I will need to submit this as a recommendation before the text of faculty guidelines can be changed, and before we can start utilizing this when communicating with faculty members. So please hold until confirmed.
Likewise we discussed a revision of the due dates for reserve submissions from faculty members. Currently, Spring Reserves are due November 15th, Summer Reserves May 1st, and Fall Reserves July 1st. It was felt that the spring and summer dates, being 8 weeks or more before the start of the semester, are not workable. We almost never get reserve submissions by these deadlines, and faculty members are not even thinking about the following semester as they prepare their last lectures and get ready for finals. The group did confirm the importance of maintaining a deadline though, as a date to point to when faculty members need a reminder that reserves do indeed require processing time. The line in the faculty guide that is most crucial will remain:
"Requests submitted during the first weeks of classes may be delayed due to large volume of reserve processing at the beginning of each semester."
The group suggested moving the fall deadline to August 1st, and the spring deadline to December 1st. It was felt that these dates represent a more realistic view of when faculty members could be expected to provide organized, complete course reserve requests for the following semester.
Again, this will have to be submitted as a recommendation before any alterations to documentation or communications can be taken. Please hold off on quoting this until confirmed as policy.
As part of this discussion, it was pointed out that professors often do not know of these deadlines. It is crucial that when handling incoming reserve lists, staff engage whenever possible in a dialogue with the instructor, explaining title limits and due dates. Hand out the 'green sheet' faculty guide. Furthermore, we have an established format for upcoming term reminders, the text of which will have to be edited if we make changes to title limits and deadlines. There may be an option of directing a message to all RU fac/staff through the net id's. This will have to be investigated.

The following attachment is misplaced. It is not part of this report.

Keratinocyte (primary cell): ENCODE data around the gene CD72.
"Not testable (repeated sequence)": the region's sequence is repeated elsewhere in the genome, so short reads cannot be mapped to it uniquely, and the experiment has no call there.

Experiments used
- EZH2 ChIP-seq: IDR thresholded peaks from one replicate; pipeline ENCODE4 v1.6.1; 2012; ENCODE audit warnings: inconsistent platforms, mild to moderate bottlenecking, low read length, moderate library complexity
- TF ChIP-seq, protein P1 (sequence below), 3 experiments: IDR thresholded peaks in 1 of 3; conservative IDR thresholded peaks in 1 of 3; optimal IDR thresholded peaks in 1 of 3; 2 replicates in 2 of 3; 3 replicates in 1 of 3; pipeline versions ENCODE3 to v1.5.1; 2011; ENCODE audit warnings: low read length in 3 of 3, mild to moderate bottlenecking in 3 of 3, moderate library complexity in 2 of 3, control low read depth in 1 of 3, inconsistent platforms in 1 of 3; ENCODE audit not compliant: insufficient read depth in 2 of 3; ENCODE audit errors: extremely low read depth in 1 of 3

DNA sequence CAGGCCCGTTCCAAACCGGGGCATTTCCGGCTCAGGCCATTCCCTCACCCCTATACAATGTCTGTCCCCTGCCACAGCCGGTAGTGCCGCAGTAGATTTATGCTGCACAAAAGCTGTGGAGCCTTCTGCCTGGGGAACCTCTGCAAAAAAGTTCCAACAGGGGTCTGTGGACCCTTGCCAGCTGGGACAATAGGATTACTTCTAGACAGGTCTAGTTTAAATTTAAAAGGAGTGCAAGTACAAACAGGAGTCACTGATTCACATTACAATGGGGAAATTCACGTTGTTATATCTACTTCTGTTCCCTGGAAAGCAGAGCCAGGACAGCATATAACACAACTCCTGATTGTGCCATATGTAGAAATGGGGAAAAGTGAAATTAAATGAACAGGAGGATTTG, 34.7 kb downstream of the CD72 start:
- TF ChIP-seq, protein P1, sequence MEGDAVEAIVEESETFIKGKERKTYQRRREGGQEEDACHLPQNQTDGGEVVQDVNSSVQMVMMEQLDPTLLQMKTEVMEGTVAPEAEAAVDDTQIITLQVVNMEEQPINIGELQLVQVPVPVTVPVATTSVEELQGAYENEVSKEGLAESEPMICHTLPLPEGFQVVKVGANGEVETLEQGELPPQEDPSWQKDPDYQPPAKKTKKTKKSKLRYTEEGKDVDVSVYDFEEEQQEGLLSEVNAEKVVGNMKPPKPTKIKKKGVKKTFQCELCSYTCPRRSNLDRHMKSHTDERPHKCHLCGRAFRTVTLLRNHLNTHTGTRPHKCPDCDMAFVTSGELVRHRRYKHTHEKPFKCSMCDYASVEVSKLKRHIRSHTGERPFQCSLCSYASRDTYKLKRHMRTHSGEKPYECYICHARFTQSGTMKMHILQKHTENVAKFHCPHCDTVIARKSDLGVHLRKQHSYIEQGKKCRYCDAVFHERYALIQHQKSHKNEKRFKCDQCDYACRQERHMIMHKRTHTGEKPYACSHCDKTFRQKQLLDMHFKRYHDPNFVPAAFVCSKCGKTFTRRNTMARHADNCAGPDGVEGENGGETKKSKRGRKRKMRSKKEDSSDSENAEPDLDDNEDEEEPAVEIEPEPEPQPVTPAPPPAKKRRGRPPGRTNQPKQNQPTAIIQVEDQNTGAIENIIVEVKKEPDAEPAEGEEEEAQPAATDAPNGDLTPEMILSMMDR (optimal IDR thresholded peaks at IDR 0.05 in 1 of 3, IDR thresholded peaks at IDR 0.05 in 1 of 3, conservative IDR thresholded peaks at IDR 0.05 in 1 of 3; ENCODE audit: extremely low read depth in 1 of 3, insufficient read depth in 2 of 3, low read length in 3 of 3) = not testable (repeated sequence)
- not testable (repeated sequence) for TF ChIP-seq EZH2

See-also records procedures were distributed. Please consider this a "working document" and submit any critiques that you may have. I will look to review it one more time before including this on any official reserve documentation online.
Our group reviewed the statistics gathering page for paper/eres use. We clarified some terms and remobed one category that was not tracked through last year. We discussed the decreased number of reserves in the science brances. Speculation is that faculty members are adopting technology that they manage on their own to make available supplementary course readings, such as e-companion, blackboard, WebCT, etc.. I will investigate on the Busch campus and would appreciate any comments and ideas this trend. The consensus in the group indicates we should be able to make a strong case for a paperless service at the end of this academic year.
All reserve documentation is being updated on the staff resources page (RUL). At the NBL level, documentation is being prepared for the new Access Services Home Page, Reserve FG documentation session. I may ask that subgroup that met with me earlier in the summer to get together once more when workflow permits to review the planned documentation section.
Reports are running under a new format, including LC catalogued material. Please train closing staff as needed. Please backdate discharges when handling. Let me know if questions or problems arise.
Next Meeting - Wednesday, October 15th 2:30-4:30 pm.